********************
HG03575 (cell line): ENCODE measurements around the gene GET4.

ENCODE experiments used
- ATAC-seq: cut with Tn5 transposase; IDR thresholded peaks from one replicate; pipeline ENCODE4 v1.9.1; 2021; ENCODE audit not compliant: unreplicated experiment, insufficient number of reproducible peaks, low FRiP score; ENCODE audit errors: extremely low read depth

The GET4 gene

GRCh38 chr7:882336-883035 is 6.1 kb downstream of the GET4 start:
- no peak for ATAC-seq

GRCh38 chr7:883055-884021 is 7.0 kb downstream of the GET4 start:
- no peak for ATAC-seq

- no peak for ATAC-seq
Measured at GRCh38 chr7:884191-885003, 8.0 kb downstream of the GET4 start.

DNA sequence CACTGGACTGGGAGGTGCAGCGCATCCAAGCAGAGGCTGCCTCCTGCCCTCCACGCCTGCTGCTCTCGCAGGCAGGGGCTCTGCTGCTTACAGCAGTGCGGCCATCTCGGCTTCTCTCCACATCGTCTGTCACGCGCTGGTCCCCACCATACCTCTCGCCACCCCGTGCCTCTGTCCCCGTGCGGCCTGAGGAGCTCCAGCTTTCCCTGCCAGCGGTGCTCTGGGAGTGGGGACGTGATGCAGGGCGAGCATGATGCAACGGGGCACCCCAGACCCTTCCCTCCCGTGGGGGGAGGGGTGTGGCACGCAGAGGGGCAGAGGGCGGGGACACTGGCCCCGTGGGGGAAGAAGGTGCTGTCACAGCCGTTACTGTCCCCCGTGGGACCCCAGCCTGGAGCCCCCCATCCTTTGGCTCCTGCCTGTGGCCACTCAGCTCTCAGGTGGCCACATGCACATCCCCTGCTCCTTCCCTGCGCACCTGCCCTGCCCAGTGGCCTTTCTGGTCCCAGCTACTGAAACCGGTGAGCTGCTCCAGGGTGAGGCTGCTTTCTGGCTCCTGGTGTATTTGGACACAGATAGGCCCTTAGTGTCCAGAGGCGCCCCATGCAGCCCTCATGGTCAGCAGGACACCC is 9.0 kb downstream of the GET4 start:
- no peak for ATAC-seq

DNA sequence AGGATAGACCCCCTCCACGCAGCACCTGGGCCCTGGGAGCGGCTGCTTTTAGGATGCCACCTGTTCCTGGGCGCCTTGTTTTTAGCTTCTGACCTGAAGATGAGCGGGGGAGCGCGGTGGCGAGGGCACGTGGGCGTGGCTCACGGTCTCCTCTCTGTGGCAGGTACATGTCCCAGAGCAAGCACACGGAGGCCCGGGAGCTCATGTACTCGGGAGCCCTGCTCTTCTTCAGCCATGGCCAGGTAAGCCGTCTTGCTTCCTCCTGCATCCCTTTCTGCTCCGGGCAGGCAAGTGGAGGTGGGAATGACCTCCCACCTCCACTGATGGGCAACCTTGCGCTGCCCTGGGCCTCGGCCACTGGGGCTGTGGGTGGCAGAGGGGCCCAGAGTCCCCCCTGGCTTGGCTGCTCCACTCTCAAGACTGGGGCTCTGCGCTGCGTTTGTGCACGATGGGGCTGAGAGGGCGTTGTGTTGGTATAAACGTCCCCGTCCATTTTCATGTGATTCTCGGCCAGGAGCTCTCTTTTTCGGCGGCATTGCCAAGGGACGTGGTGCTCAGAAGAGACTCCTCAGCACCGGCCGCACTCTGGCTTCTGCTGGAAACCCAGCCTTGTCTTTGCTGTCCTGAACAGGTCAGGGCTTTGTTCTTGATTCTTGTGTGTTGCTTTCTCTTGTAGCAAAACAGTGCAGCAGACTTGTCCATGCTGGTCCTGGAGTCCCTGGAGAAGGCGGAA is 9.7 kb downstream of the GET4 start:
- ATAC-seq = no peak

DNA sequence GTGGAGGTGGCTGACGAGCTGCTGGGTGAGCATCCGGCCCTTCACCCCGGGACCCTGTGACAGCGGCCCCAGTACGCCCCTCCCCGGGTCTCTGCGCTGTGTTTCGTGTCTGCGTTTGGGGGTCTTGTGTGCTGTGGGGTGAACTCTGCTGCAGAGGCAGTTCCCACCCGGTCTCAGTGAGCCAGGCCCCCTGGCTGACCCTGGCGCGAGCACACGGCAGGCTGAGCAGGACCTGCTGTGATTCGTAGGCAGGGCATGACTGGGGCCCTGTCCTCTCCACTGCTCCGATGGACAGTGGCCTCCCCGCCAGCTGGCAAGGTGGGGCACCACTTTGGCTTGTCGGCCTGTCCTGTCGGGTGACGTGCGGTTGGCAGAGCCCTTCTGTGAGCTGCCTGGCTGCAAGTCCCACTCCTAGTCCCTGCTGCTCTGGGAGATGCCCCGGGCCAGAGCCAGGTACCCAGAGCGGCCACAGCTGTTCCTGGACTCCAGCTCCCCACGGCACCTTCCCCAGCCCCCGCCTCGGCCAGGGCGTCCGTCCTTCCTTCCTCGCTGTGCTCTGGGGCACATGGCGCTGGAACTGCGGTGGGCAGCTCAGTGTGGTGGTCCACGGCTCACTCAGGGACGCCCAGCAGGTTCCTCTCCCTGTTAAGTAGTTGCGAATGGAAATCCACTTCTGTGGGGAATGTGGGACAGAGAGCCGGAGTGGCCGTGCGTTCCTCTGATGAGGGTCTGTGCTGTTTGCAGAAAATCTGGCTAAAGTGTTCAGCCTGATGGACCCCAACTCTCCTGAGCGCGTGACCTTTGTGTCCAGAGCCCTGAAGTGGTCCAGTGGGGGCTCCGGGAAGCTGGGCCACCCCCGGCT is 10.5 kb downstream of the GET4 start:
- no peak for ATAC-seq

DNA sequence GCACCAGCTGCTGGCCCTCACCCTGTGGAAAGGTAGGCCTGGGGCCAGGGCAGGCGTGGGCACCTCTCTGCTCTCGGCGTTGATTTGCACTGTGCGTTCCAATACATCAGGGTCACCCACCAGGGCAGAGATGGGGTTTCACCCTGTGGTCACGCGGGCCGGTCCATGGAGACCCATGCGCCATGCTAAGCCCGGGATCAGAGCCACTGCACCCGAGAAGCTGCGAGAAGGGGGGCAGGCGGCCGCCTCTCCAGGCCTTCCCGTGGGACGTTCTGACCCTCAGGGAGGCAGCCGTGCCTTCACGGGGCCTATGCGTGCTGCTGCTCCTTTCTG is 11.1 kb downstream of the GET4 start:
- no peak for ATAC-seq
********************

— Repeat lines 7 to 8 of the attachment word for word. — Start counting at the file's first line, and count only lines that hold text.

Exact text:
GRCh38 chr7:883055-884021 is 7.0 kb downstream of the GET4 start:
- no peak for ATAC-seq